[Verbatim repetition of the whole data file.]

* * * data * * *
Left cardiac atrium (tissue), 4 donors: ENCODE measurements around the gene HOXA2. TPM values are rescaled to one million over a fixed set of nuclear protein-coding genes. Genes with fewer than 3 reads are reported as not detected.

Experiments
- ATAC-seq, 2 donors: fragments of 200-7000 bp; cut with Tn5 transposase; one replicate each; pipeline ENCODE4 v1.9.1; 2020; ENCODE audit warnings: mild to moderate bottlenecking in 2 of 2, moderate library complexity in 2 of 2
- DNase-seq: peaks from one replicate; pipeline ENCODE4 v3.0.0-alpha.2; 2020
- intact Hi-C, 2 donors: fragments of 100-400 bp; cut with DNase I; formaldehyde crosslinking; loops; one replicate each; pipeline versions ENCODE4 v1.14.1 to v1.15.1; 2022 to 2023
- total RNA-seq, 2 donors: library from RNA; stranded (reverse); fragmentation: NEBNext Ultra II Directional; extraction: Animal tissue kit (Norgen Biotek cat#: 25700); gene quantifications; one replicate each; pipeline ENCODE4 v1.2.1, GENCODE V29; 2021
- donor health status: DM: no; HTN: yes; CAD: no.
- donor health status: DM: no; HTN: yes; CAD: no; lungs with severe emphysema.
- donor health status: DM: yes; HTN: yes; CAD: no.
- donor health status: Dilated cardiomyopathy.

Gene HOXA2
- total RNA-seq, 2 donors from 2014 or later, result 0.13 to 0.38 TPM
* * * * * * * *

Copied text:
Left cardiac atrium (tissue), 4 donors: ENCODE measurements around the gene HOXA2. TPM values are rescaled to one million over a fixed set of nuclear protein-coding genes. Genes with fewer than 3 reads are reported as not detected.

Experiments
- ATAC-seq, 2 donors: fragments of 200-7000 bp; cut with Tn5 transposase; one replicate each; pipeline ENCODE4 v1.9.1; 2020; ENCODE audit warnings: mild to moderate bottlenecking in 2 of 2, moderate library complexity in 2 of 2
- DNase-seq: peaks from one replicate; pipeline ENCODE4 v3.0.0-alpha.2; 2020
- intact Hi-C, 2 donors: fragments of 100-400 bp; cut with DNase I; formaldehyde crosslinking; loops; one replicate each; pipeline versions ENCODE4 v1.14.1 to v1.15.1; 2022 to 2023
- total RNA-seq, 2 donors: library from RNA; stranded (reverse); fragmentation: NEBNext Ultra II Directional; extraction: Animal tissue kit (Norgen Biotek cat#: 25700); gene quantifications; one replicate each; pipeline ENCODE4 v1.2.1, GENCODE V29; 2021
- donor health status: DM: no; HTN: yes; CAD: no.
- donor health status: DM: no; HTN: yes; CAD: no; lungs with severe emphysema.
- donor health status: DM: yes; HTN: yes; CAD: no.
- donor health status: Dilated cardiomyopathy.

Gene HOXA2
- total RNA-seq, 2 donors from 2014 or later, result 0.13 to 0.38 TPM